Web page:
Marita Brack is the Associate Director for Psychology within NHS Education for Scotland, and has worked as a Clinical Psychologist for 25 years. Her clinical work has principally been within specialist mental health services for children, young people and their families, both in Scotland and Australia. Marita has also worked within university settings in relation to the training of Applied Psychologists, and was the Clinical Practice Director on the MSc in Applied Psychology for Children and Young People, delivered in partnership between the NHS and the University of Edinburgh. Marita joined NES in 2010 as the Head of Programme for the Parenting and Infant Mental Health workstream, within the Psychology Directorate, and through this role has led on the development and implementation of several strands of work, including the Psychology of Parenting Project (PoPP), the NES Infant Mental Health training plan, the Early Intervention Framework, and most recently Marita has been co-leading on the implementation of the Enhanced Psychological Practice-Children and Young People certificate level course that has been created within NES. Marita has a long-standing interest in early intervention and prevention approaches to strengthening mental health and wellbeing, evidence-based parent-child relationship interventions and public health.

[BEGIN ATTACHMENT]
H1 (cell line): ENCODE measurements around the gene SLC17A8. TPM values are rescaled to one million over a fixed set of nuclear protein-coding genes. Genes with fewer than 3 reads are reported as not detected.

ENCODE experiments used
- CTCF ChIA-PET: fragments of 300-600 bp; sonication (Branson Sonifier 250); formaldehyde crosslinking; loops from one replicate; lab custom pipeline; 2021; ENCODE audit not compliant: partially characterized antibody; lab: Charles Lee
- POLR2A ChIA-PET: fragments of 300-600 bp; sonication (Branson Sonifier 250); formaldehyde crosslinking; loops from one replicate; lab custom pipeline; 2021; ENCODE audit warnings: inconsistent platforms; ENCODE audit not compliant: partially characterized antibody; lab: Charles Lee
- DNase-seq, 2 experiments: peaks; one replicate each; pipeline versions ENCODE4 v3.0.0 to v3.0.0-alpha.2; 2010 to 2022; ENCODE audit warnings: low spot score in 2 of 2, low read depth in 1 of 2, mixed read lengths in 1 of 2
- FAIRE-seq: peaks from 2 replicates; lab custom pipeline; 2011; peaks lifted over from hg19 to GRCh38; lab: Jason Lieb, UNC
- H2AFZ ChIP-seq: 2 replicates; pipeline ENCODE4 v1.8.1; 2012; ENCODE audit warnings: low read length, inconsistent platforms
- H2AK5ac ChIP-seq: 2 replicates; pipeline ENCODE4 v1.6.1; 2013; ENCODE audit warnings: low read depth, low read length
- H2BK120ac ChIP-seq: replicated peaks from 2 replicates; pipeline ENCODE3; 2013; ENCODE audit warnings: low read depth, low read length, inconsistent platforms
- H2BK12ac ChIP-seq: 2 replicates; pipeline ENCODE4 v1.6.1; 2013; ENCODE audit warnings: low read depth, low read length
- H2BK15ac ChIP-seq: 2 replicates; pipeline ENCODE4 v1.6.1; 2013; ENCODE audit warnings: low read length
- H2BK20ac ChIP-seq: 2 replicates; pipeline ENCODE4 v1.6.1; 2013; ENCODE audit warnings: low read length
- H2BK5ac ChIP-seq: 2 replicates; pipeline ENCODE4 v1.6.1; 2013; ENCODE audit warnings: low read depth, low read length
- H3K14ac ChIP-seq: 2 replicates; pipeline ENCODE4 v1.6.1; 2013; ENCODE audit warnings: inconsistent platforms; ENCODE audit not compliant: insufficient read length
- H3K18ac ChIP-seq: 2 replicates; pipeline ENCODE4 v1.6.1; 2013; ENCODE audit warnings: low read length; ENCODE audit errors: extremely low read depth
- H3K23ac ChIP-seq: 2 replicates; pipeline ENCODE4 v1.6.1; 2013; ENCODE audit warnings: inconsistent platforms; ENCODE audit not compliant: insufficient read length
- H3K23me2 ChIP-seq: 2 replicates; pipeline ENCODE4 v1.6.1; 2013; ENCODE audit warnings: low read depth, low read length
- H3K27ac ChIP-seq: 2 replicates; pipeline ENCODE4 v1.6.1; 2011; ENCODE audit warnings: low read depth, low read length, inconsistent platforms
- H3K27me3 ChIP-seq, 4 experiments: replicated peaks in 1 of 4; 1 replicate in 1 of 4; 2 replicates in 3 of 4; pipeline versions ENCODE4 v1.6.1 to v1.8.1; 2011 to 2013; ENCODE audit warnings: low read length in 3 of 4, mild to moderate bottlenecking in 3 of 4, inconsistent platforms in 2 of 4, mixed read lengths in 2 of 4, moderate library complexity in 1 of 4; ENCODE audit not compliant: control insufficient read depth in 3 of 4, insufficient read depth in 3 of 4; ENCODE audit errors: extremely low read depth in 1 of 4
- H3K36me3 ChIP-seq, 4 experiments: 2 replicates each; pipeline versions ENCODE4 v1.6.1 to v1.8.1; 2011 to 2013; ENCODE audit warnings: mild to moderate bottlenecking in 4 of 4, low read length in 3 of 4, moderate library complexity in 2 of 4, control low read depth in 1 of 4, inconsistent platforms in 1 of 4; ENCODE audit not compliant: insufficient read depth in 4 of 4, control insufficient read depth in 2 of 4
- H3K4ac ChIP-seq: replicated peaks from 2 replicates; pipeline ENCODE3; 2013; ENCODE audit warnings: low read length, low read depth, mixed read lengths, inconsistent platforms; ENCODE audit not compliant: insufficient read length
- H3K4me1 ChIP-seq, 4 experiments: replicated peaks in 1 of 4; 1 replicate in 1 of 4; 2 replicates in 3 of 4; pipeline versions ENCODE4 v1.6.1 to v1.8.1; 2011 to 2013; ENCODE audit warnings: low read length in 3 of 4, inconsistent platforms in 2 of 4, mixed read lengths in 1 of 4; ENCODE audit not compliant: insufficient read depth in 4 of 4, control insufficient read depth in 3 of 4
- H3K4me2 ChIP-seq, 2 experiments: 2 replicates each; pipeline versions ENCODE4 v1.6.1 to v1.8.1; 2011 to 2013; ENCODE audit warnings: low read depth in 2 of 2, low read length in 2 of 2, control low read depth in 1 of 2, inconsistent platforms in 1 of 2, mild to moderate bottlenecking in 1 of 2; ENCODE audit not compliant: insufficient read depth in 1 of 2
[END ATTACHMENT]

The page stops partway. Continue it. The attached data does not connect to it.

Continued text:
Category A – The UNC School of Social Work is approved by the American Psychological Association to sponsor continuing education for psychologists. The UNC School of Social Work maintains responsibility for this program and its content.
NBCC ACEP #6642: UNC School of Social Work (SSW) has been approved by NBCC as an Approved Continuing Education Provider, ACEP #6642. Programs that do not qualify for NBCC credit are clearly identified. UNC SSW is solely responsible for all aspects of the programs. Continuing education activities vary in the number of NBCC hours awarded based on the length of the program. See individual programs for specific CE credit information.
UNC SSW, #1406, is approved by the Association of Social Work Boards (ASWB) Approved Continuing Education (ACE) program. Organizations, not individual courses, are approved as ACE providers. State and provincial regulatory boards have the final authority to determine whether an individual course may be accepted for continuing education credit. UNC-SSW maintains responsibility for this course. ACE provider approval period: 8/10/2022 to 8/10/2025. Continuing education activities vary in the number of social work hours awarded based on the length of the program. See individual programs for specific CE credit information.